Re: R.J. Lipton and K.W. Regan • You Think We Have Problems
One classical tradition views logic as a normative science, the one whose object is truth. This puts it on a par with ethics, whose object is justice or morality in action, and aesthetics, whose object is beauty or the admirable in itself.
The pragmatic spin on this line of thinking views logic, ethics, and aesthetics as a concentric series of normative sciences, each a subdiscipline of the next. Logic tells us how we ought to conduct our reasoning in order to achieve the goals of reasoning in general. Thus logic is a special application of ethics. Ethics tells us how we ought to conduct our activities in general in order to achieve the good appropriate to each enterprise. What makes the difference between a normative science and a prescriptive dogma is whether this telling is based on actual inquiry into the relationship of conduct to result, or not.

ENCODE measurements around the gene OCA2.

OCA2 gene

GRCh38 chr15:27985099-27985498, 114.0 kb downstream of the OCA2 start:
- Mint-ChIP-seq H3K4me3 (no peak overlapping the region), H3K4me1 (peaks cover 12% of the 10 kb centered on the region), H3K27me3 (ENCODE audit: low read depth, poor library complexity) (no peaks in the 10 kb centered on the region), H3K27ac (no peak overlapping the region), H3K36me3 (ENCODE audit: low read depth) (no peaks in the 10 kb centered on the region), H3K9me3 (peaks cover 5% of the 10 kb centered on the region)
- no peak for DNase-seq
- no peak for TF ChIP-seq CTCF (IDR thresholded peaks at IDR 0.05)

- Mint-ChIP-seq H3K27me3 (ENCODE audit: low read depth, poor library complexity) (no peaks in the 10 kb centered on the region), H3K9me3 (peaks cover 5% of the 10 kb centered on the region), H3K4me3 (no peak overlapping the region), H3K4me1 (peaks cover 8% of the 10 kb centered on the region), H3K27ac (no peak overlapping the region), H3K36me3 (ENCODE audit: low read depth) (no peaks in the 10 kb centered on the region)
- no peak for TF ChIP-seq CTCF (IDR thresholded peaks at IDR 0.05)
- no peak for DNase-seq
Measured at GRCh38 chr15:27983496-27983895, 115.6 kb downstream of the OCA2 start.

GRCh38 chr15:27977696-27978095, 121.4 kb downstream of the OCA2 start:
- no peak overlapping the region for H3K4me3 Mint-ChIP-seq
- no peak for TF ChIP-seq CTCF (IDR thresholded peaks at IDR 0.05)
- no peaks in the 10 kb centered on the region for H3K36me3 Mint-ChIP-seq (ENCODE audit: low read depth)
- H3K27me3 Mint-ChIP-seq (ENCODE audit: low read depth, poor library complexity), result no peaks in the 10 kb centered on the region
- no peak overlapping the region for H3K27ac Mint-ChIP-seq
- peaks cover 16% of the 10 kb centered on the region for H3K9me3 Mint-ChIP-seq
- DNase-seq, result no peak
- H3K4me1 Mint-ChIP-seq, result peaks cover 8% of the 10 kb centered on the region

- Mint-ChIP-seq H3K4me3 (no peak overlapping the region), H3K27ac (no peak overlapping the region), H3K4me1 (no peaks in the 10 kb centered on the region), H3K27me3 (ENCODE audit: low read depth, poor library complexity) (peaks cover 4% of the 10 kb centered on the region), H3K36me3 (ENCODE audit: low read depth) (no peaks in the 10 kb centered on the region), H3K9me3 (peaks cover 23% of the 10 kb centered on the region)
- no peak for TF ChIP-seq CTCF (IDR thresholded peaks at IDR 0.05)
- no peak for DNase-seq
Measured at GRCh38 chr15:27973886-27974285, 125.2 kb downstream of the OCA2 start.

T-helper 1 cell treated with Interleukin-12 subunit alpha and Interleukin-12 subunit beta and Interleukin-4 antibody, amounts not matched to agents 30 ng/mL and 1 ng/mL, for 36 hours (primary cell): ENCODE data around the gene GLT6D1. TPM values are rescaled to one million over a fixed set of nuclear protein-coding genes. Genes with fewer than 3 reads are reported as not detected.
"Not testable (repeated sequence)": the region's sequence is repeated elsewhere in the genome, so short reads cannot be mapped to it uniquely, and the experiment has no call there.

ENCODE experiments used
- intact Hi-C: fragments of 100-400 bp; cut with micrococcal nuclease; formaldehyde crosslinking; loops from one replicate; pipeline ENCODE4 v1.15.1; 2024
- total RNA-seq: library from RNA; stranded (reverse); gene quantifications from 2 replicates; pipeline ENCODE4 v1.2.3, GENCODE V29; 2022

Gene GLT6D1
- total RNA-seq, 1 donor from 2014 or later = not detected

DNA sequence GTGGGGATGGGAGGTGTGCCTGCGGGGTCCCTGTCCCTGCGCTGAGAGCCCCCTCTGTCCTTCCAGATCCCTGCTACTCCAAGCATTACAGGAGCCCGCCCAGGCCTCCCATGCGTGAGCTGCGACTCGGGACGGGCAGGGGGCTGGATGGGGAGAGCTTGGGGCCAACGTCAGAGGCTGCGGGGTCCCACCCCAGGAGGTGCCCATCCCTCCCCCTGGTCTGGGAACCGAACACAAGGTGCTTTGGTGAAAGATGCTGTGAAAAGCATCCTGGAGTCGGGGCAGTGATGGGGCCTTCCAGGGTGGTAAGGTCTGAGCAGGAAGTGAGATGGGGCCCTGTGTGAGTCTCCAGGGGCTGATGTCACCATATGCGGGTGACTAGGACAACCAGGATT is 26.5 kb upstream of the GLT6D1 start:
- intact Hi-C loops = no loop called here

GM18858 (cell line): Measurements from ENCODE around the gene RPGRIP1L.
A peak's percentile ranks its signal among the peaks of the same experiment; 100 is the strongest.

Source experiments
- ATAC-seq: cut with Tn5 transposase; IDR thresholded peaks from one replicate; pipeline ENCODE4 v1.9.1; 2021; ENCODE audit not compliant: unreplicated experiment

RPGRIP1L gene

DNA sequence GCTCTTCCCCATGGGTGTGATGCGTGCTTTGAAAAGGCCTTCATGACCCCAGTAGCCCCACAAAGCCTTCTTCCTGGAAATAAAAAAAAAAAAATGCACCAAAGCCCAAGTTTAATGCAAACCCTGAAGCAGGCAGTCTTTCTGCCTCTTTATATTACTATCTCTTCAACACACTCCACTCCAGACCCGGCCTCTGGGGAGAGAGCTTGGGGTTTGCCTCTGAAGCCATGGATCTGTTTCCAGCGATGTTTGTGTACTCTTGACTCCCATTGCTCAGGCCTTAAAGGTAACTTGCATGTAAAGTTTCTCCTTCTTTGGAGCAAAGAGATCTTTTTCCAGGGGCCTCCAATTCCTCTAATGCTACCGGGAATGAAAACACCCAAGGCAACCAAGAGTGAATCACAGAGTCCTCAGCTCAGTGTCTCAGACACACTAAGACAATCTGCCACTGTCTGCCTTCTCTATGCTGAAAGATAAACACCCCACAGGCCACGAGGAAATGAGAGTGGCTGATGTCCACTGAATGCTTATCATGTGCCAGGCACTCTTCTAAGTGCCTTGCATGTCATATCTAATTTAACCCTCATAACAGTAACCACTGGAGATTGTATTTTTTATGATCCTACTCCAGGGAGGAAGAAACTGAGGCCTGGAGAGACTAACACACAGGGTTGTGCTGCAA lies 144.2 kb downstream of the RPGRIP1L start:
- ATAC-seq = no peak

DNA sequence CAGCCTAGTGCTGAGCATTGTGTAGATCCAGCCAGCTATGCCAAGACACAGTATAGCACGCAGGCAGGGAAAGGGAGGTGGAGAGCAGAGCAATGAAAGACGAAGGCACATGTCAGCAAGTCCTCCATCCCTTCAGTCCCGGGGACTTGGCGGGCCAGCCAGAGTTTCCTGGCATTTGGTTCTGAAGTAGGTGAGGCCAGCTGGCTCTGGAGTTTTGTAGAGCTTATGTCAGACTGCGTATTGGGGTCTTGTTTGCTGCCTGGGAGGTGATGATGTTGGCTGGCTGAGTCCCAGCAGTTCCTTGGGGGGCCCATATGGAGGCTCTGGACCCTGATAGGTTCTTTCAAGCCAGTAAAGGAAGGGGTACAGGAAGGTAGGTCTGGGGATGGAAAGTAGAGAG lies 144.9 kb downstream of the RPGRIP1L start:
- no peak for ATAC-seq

Here’s a bit more I wrote on this a long time ago in a galaxy not far away —
☞ Logic, Ethics, Aesthetics